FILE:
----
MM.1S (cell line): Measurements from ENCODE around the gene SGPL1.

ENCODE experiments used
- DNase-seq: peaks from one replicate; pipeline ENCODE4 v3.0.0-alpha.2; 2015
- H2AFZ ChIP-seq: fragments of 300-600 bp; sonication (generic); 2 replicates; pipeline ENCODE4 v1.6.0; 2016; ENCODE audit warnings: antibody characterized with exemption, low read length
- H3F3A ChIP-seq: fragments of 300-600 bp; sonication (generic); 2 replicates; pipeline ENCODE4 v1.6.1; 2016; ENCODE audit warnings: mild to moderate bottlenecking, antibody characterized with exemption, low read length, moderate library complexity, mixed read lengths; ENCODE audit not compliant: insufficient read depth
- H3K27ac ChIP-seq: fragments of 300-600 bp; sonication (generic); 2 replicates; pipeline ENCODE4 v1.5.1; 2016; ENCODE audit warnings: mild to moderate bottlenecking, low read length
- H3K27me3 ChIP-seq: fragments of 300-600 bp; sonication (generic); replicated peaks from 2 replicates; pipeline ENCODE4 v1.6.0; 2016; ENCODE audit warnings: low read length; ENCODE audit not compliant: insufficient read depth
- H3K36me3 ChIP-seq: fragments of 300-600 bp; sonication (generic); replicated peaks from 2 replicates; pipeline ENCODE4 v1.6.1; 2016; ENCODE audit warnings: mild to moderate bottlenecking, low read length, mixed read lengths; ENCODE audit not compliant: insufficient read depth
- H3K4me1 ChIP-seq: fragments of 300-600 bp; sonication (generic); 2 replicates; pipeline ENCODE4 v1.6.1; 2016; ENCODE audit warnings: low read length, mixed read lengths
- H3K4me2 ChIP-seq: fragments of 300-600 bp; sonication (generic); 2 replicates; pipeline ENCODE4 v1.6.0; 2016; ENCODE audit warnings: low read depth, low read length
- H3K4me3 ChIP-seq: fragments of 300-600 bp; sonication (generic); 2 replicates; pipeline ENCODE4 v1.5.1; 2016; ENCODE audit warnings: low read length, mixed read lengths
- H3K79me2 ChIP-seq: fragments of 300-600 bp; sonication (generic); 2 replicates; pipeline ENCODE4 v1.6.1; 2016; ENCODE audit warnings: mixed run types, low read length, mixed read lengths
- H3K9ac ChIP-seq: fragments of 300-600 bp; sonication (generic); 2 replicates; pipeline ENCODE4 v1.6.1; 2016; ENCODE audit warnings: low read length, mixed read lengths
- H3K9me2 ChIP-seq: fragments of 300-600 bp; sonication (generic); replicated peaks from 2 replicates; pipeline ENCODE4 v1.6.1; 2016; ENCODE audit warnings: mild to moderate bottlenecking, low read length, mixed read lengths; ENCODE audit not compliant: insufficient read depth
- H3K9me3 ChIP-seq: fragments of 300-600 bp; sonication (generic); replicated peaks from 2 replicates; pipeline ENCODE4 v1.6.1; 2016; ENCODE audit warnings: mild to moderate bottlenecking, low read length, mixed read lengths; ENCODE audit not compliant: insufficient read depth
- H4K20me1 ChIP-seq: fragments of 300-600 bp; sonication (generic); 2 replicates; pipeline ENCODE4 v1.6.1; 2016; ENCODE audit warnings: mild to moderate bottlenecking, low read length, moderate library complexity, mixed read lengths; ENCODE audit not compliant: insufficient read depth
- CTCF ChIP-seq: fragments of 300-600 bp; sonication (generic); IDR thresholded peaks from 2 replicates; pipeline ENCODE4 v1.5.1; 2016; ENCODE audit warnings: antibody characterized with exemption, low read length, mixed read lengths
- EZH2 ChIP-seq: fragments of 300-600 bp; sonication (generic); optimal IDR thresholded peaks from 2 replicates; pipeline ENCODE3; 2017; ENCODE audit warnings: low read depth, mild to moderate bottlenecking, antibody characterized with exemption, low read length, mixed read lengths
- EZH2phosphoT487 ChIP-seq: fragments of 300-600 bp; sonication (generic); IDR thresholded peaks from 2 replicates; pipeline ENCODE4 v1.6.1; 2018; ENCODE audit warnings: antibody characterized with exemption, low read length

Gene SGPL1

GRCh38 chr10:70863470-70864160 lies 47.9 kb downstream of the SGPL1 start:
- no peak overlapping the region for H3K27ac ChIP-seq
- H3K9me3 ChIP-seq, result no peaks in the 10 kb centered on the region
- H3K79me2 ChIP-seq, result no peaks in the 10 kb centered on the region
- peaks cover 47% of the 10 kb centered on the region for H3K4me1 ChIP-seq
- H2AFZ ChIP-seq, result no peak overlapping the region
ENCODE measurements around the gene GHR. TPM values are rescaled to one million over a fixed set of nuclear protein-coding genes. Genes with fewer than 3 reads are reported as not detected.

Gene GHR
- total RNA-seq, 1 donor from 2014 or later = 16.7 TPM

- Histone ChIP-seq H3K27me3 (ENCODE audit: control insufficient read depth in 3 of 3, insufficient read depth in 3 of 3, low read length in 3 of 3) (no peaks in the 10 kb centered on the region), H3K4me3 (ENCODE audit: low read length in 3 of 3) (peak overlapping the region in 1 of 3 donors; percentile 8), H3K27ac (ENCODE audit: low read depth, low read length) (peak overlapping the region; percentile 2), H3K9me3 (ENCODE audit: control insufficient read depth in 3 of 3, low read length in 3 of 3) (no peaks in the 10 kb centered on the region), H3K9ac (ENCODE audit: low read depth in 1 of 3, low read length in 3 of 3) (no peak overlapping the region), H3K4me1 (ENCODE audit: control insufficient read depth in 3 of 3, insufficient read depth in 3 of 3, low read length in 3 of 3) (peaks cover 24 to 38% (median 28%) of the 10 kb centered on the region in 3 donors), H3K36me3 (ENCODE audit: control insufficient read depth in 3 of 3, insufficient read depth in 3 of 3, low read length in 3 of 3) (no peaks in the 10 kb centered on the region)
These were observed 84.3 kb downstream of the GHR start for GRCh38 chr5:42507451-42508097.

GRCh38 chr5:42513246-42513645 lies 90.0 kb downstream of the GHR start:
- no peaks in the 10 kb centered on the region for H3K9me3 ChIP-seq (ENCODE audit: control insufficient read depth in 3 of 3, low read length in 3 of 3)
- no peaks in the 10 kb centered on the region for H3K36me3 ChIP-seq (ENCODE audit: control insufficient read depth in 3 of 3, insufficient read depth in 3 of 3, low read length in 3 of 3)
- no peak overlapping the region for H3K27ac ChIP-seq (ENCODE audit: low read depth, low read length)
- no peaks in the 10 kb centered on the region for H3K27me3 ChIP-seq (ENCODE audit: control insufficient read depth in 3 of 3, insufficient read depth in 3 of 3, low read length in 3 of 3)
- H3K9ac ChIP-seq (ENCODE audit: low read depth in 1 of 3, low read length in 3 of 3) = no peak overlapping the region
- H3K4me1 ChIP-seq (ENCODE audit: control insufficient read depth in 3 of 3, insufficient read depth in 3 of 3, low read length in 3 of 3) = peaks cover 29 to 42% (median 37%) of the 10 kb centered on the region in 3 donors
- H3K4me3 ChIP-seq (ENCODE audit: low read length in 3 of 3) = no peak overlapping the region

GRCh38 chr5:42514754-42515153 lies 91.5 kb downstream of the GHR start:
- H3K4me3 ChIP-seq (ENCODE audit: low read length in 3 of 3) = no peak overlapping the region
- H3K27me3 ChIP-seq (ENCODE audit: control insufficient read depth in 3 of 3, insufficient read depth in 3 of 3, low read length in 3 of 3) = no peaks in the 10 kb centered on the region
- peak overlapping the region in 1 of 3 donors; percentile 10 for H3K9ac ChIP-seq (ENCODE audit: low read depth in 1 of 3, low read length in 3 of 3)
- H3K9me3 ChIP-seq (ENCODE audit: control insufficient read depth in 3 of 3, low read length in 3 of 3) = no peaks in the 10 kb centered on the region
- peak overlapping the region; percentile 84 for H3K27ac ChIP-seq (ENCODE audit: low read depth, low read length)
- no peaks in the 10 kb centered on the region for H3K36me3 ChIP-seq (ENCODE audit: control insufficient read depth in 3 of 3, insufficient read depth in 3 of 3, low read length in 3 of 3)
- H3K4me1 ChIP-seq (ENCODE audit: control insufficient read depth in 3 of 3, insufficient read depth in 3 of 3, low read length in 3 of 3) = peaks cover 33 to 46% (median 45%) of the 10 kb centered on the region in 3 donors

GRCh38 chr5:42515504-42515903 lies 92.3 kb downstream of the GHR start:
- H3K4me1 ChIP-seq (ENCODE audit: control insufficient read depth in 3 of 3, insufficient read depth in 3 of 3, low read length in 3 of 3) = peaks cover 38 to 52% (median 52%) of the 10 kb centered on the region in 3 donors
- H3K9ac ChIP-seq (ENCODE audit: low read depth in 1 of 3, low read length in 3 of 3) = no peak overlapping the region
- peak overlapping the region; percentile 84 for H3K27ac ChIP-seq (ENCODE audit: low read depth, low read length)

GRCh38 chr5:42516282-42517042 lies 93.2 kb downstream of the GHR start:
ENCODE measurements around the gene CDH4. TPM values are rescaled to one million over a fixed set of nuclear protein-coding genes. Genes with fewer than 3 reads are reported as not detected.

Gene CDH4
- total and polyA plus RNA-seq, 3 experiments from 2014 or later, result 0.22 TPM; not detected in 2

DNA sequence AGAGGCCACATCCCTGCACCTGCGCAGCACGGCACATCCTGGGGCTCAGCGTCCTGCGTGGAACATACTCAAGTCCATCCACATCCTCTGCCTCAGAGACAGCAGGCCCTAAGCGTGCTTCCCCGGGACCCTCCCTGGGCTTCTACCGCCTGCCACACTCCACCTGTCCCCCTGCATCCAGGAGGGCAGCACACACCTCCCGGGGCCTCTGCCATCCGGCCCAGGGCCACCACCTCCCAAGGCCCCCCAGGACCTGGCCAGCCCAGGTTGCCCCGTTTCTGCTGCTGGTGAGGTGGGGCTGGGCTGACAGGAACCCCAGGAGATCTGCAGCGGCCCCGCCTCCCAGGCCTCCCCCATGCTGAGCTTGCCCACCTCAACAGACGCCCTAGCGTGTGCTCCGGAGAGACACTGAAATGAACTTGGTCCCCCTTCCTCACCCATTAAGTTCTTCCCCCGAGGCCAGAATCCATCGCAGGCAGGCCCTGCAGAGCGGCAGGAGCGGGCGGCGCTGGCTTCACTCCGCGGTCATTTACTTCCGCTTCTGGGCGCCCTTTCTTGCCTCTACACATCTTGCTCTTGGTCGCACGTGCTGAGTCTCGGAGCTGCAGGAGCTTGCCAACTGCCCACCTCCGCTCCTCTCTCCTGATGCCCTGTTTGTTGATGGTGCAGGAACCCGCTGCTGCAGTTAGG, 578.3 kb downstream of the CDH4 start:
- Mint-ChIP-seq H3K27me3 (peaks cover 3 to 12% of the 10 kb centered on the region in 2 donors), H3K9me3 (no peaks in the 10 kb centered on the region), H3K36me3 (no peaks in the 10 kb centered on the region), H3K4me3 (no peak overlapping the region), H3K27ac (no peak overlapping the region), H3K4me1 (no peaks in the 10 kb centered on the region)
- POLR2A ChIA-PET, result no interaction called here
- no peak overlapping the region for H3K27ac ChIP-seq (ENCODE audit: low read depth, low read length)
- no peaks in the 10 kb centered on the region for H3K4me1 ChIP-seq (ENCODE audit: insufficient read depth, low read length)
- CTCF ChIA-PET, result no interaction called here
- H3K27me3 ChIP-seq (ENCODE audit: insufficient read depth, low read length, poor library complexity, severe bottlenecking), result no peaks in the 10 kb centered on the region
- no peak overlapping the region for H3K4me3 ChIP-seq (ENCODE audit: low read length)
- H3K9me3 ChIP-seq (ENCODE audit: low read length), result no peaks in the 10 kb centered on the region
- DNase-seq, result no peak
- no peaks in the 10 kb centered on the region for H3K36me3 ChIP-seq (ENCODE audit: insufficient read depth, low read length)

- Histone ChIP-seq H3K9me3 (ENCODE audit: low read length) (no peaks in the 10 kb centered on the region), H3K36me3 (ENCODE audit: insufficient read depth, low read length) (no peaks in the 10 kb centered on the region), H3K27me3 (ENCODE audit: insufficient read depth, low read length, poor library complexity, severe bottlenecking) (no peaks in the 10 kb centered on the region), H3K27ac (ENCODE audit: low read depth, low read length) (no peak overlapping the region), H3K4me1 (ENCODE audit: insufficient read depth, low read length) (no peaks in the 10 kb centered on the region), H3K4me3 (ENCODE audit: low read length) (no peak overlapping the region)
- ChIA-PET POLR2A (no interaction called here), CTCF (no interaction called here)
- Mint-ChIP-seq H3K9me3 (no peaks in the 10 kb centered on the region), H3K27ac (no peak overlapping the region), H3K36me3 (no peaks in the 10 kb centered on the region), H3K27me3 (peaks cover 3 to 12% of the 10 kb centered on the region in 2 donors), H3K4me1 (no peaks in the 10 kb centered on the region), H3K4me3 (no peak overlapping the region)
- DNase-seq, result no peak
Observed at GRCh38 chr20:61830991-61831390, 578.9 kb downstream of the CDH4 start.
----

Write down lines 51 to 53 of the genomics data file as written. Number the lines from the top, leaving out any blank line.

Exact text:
- peak overlapping the region; percentile 84 for H3K27ac ChIP-seq (ENCODE audit: low read depth, low read length)

GRCh38 chr5:42516282-42517042 lies 93.2 kb downstream of the GHR start:
ENCODE measurements around the gene CDH4. TPM values are rescaled to one million over a fixed set of nuclear protein-coding genes. Genes with fewer than 3 reads are reported as not detected.